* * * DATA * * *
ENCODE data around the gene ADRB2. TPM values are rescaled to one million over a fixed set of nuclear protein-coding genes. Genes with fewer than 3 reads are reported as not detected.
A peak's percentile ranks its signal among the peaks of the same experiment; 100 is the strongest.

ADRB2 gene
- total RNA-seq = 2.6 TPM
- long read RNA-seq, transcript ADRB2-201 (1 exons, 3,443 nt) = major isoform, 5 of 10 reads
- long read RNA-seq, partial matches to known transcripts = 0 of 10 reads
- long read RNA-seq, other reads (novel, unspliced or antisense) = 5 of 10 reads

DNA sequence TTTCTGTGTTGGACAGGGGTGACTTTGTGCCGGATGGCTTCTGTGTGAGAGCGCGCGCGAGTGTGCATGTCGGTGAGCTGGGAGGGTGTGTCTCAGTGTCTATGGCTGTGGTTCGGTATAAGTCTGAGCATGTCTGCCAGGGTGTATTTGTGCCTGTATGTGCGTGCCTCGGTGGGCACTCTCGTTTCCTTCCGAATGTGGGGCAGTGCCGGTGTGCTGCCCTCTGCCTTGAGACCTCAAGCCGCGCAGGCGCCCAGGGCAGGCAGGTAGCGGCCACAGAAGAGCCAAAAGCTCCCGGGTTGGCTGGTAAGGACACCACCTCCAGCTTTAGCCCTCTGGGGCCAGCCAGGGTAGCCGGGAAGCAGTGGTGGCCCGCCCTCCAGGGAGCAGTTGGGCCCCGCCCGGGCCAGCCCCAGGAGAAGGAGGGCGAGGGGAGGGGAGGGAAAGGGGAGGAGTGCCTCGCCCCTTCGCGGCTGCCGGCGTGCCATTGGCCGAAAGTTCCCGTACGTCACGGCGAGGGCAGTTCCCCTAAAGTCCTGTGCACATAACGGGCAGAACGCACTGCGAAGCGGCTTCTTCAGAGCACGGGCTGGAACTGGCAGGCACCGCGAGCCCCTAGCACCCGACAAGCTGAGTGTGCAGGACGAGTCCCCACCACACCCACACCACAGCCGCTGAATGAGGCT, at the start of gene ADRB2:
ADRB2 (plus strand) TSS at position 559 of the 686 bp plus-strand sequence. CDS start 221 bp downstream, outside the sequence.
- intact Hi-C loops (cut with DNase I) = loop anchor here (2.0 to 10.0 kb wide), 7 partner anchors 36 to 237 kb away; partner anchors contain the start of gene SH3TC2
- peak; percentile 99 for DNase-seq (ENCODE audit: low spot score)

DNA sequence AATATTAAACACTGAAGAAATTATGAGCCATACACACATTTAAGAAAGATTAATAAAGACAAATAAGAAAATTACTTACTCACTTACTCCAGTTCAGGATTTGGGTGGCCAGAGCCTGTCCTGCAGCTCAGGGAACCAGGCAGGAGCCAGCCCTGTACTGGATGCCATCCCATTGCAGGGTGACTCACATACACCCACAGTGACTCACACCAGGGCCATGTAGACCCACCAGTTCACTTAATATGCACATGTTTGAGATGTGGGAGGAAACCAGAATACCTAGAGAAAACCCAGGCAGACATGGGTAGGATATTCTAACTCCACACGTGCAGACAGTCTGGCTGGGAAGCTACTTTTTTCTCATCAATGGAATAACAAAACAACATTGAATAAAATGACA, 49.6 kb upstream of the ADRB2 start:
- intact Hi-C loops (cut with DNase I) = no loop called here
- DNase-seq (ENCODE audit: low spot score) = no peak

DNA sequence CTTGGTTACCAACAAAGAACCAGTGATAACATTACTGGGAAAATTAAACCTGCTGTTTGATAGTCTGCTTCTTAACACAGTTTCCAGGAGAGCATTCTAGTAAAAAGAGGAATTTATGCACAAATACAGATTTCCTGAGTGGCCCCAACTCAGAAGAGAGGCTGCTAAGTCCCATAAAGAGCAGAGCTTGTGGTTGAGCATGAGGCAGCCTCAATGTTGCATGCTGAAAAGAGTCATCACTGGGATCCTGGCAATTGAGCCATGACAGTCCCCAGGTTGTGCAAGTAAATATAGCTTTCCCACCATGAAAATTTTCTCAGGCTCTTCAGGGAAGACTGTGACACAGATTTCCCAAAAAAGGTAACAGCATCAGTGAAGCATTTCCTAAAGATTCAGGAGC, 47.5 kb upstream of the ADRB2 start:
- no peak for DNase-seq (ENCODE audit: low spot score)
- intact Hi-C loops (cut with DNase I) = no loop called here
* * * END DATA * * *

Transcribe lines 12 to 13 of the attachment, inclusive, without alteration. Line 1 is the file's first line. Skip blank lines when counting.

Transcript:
DNA sequence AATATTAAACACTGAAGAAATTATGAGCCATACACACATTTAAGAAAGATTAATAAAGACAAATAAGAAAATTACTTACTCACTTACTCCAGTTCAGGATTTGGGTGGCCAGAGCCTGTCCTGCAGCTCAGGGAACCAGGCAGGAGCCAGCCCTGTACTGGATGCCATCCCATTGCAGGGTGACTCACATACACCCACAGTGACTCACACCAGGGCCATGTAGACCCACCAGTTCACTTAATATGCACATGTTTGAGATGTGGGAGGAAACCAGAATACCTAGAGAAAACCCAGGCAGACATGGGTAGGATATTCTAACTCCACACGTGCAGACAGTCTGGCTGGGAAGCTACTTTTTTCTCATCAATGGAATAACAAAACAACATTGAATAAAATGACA, 49.6 kb upstream of the ADRB2 start:
- intact Hi-C loops (cut with DNase I) = no loop called here